Photo Information

Sgt. Terrance A. Beadles (top), a Primary Marksmanship Instructor with the Marksmanship Training Unit, assists a junior Marine with his point of aim. Beadles is one of thousands of Marines around the world who are living with post-traumatic stress disorder.

Photo by Sgt. Rebecca S. Newton

H&HS Marine continues battle against post-traumatic stress disorder

28 Apr 2005 | Sgt. Rebecca S. Newton Marine Corps Air Station Yuma

Sgt. Terrance A. Beadles of Phoenix, Ariz., is a six-foot, two-inch, 200-pound Primary Marksmanship Instructor at the Marksmanship Training Unit who earns first-class scores on his physical fitness tests. He is quick to smile, quick to lend a hand, and quick to give everything he has to his job and his fellow Marines. His coworkers at MTU describe him as 'hilarious' and 'extremely knowledgeable.'

He is what most Marines want to be -- dedicated, respected and well liked.

In August 2002 he deployed with the 24th Marine Expeditionary Unit, a deployment that would end up in Iraq until May 2003. Sgt. Terrance A. Beadles is still dealing with the results of that deployment. Two months ago he was diagnosed with post-traumatic stress disorder.

"It started soon after I came out of Iraq -- the nightmares and cold sweats and violent awakenings," Beadles said.

Post-traumatic stress disorder is psychological stress marked by hypersenses and hypervigilence, said Navy Lt. Melissa D. Hiller, clinical psychologist, Branch Medical Clinic.

Symptoms also include feelings of detachment, a reduction in the normal range of emotions, and flashbacks.

It is a disorder affecting dozens in Yuma and thousands across the Marine Corps.

"Initially I didn't think that there was anything really wrong with me," Beadles said. "I just thought I was having normal reactions. I just went on with life. I guess I figured if I pretended it wasn't really there, I wouldn't have to deal with it."

Hiller said this is common among service members.

"Within a certain window, these reactions are fairly normal. It's mostly just a matter of readjusting. But when it's going on for one month, two, three -- then there's a bigger problem," she said.

Beadles said his problems have their root in the time he spent in Iraq as an anti-tank assaultman.

When he returned, Beadles talked to family and friends, but not about what he saw and experienced.

"I clammed up and dealt with a lot and started drinking," he explained. "Most of the friends I have here don't know about it, because I work with most of them, and I don't bring my personal life to work. My family ... nobody knew what to do with me because nobody knew what I was going through."

Beadles' father urged him to get help when he first returned from Iraq, but Beadles told him that nothing was wrong, he said.

"I was drinking, really heavily," Beadles said. "A lot of the guys I know from that deployment are still drinking heavily."

Beadles said when he woke up from a violent dream and tried to strangle his girlfriend, he decided that it was time to get help.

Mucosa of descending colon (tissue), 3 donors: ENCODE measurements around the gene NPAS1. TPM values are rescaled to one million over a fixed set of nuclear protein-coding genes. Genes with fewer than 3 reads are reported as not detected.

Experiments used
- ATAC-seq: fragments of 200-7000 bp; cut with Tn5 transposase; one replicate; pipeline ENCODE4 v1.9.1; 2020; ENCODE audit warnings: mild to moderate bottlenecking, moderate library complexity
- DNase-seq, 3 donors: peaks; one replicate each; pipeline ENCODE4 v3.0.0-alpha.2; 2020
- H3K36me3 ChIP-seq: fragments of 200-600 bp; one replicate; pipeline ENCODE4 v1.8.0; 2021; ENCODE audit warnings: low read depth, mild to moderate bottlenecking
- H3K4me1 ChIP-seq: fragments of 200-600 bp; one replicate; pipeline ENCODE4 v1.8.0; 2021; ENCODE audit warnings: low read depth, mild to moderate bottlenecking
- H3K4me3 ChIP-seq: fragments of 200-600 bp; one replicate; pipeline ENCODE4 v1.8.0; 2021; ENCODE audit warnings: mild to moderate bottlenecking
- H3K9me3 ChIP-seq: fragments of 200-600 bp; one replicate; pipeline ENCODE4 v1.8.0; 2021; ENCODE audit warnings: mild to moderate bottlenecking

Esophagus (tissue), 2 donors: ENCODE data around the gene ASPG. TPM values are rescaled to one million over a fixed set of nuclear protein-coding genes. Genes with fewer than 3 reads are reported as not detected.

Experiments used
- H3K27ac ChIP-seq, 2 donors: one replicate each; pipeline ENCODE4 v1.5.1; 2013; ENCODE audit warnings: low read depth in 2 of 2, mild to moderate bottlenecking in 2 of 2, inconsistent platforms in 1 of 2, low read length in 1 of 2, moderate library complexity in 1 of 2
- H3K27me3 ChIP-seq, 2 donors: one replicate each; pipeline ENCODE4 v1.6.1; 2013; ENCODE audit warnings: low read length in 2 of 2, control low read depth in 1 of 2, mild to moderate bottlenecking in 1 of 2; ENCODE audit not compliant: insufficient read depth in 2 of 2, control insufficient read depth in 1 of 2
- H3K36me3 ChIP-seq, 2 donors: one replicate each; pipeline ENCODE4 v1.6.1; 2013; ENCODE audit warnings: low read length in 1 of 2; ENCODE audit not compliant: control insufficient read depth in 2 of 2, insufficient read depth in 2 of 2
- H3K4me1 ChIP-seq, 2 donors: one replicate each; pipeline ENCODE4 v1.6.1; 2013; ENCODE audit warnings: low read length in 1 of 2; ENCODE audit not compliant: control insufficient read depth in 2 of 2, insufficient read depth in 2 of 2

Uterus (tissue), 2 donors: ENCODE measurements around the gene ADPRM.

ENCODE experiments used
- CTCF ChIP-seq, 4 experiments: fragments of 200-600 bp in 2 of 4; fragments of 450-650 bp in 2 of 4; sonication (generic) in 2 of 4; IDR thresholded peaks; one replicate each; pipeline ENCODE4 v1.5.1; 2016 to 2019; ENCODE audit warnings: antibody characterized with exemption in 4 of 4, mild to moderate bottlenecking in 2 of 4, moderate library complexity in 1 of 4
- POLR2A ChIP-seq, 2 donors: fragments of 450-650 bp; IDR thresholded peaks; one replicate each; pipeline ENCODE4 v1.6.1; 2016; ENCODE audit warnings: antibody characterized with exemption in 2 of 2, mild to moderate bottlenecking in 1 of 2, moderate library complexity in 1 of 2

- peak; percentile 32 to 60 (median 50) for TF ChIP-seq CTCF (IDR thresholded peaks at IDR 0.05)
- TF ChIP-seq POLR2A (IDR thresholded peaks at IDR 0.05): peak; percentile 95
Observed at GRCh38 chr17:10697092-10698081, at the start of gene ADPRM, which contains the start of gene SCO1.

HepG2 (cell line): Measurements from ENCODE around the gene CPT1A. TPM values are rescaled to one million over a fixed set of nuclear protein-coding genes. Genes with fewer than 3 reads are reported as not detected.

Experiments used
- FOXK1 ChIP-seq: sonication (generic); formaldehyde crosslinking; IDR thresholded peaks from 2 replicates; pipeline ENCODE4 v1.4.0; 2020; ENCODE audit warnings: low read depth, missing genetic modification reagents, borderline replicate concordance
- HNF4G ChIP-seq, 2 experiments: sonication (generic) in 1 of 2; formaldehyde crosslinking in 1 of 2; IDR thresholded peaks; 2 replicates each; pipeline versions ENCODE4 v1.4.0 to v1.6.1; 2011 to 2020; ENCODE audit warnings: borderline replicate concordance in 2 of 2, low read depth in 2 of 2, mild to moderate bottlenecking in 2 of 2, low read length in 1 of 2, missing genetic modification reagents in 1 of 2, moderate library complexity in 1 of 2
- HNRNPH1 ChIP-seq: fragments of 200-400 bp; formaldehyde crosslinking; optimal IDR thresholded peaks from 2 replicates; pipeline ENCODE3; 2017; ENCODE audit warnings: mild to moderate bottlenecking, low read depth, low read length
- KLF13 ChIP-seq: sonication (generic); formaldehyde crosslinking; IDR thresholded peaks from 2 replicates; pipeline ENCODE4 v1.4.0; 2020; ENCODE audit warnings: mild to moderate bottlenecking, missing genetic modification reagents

He stopped drinking in August, and sought professional help in February.

Since then, Beadles said he has had weekly counseling sessions to help deal with his feelings and was prescribed medication to help him sleep.

"I go in and sit with Lieutenant Hiller and talk with her, and she helps me deal with it," Beadles said. "Basically, just dealing with it is the only way it's going to get any better, and some of us are going to need help."

The counseling sessions themselves take their toll, he admitted.

"The first couple of days after a session are shaky. When I'm at work, I'm at work, and the job comes first. When I go home, it's a different story. I'm a wreck," he said. "It's like going through a bad battle with depression."

Beadles said the difficulties are worth it.

"My nightmares have decreased," he explained. "I still have them; it's still rough, but the amount of problems before I started seeing Lieutenant Hiller and the amount of problems I'm having now ... I can tell a definite difference. I still have a long way to go, but it's definitely gotten better."

Hiller said recovery depends upon both the number and type of experience people have, and the amount of time they wait to seek help.

"You can deal with this on your own, for a while. But not for long, not for the rest of your life," Beadles explained. "It's definitely harder on your own. Even if you just go out and talk to somebody about it, and you get things off your chest, it's a humongous weight off your life.

"I look back now and I really don't know why I waited so long to talk about it," he added. "Partly I didn't want to put my problems off on anybody. Partly I felt like nobody would understand."

Hiller said that is a typical reaction.

”Family and friends can help by not only being supportive, but by learning a little about the disorder so that when Marines return, they can look for changes in personality or other symptoms,” she said She added that peer pressure could also work wonders, with sergeants and corporals showing the junior enlisted that emotions are normal by talking about what was experienced with each other, and by seeking help if problems with adjusting persist.

"(Marines coming back from deployment) need to seek help," Beadles said. "If they have nightmares, if they have a hard time sleeping, they need to get help. There are things medical can do for you.

"I've been there and I've lived it, and I know there's only one way to deal with it -- to get help dealing with it," Beadles added.

Marine Corps Air Station Yuma